Q) What hardware/software can I use to test my EasyDriver?
A) Here's what I do. I solder headers in the pins of the EasyDriver and put it into a breadboard. I solder the wires on my stepper motor to a 4-pin .100" male header, and plug that into the breadboard so it connects properly to the EasyDriver. Then I take a PC power supply, and use the 12V from that into the GND and M+ pins on the EasyDriver. Then I tie the DIR pin to Ground with a wire. Then I take a square wave with a frequency of about 500Hz and put it into the STEP pin. This I generate with a signal generator or an Arduino or UBW. The motor should be spinning at this point. You can then take the DIR pin and connect it to +5V to see the motor go in the other direction. As the motor is running, you can slowly adjust the current adjust pot to see the effect that it has on the smoothness of the motor's motion.

Q) How do I connect my EasyDriver up?
A) (For Version 4.2) All of the pins on the EasyDriver are on a .100" grid. If you solder .100 headers into the pins you want to use, it plugs into a standard breadboard. Once you plug it into a breadboard, you can then plug in your stepper motor to the four motor pins (JP3), your 8V to 30V motor power to the GND and M+ PWR IN pins (JP1), and your Step and Direction signals to the STEP, DIR and GND pins (JP2). The GND pin in the lower left corner of the board is really only there for mechanical support, but it is tied to ground and you can use it as such.You could also construct a simple 'carrier' board (on a proto board or some such) with female .100" headers for all for the EasyDriver pins. Then it would be easy to wire up as many EasyDrivers as you wanted to drive lots of stepper motors.

A) (For Version 3) All nine of the pins on the EasyDriver are on a .100" grid. This means it plugs into a standard breadboard. Once you plug it into a breadboard, you can then plug in your stepper motor to the four motor pins (JP4), your 5V to 30V motor power to the GND and V+ pins (JP1), and your Step and Direction signals to the STP and DIR pins (J3). The GND pin in the lower left corner of the board is really only there for mechanical support, but it is tied to ground and you can use it as such.You could also construct a simple 'carrier' board (on a proto board or some such) with female .100" headers for all for the EasyDriver pins. Then it would be easy to wire up as many EasyDrivers as you wanted to drive lots of stepper motors.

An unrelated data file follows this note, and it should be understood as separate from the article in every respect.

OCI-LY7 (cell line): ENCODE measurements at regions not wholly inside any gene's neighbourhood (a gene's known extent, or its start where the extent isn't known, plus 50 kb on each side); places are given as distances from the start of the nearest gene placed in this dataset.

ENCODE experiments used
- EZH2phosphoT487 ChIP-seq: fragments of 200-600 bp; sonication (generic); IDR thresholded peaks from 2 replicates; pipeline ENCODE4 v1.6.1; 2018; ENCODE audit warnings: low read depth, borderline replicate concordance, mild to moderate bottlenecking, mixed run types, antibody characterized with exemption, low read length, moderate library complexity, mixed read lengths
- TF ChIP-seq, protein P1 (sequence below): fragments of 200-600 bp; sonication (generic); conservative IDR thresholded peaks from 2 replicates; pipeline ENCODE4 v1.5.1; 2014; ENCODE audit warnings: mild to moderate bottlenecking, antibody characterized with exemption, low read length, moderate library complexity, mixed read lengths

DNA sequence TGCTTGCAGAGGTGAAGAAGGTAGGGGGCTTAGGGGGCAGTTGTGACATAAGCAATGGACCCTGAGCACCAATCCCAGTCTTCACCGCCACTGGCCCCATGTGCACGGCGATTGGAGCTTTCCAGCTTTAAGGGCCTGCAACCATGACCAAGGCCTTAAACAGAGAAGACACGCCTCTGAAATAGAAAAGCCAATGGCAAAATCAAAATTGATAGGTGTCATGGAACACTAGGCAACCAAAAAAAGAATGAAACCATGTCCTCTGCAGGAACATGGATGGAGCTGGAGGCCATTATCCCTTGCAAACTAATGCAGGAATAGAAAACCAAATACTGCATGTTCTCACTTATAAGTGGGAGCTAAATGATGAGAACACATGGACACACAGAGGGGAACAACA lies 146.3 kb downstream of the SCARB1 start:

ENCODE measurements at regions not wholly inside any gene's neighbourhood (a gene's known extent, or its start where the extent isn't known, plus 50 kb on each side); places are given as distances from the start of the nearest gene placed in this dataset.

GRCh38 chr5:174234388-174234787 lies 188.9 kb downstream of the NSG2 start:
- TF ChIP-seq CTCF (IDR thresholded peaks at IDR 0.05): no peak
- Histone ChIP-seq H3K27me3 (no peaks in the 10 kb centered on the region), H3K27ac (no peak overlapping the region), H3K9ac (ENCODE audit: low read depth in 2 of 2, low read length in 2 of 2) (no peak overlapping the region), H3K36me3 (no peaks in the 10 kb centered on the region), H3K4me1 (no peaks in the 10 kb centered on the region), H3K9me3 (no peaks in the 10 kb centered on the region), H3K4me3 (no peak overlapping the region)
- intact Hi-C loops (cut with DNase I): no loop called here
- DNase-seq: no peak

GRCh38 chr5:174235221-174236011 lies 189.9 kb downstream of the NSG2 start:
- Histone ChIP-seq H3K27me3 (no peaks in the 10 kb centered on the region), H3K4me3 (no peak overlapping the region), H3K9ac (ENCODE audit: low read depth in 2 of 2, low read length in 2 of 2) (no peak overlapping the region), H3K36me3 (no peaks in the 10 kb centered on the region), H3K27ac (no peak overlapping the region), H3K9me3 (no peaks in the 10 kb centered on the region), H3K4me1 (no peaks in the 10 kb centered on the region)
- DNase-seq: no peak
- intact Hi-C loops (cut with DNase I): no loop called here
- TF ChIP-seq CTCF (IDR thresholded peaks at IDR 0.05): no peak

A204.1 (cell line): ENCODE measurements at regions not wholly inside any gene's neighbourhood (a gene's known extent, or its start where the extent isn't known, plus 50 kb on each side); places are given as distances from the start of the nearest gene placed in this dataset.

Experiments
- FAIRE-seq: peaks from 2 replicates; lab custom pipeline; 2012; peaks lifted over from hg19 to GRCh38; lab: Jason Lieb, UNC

Note that I made a couple of mistakes with the EasyDriver V3 silk screen. The STEP pin is not labeled, and the motor coil output pins are not clearly marked. This diagram should help clear up any problems:

Q) Man, this is a lot of work to just use the A3967 chip. Can't I just solder down a bunch of A3967s on my own board design and save a ton of money?
A) Sure. <grin> The EasyDriver board is for people who want to spend a little bit of money and not have to worry about making their own board to hold the driver chip. It is for people who want a design that will 'just work' instead of having to try stuff out for themselves. It is for 'software folk' (like myself) who want to spend time writing code, not debugging hardware. It is for people who want to build an EggBot but can't get the 5804B chips. If you're designing your own board, then don't use an EasyDriver! Just put the chip down on your own board yourself.

Support

If you have questions or other better design ideas, you can go to our forum or wish to discuss.

Version Tracker

Image Revision Descriptions Release
EasyDriver V1 This was the first attempt. I had two boards fabbed at BatchPCB (Very highly recommended). The design worked fine but because the board was so small it got _way_ too hot. Also did not have variable current limit or 5V regulator. Jun 08, 2009
EasyDriver V2 This was the second attempt. I had some boards fabbed at Futurlec without solder mask or silkscreen. The board was twice the size of V1, and routed to dissipate heat much better. The 5V regulator was added. I have since modded the completed boards to add the variable current limit.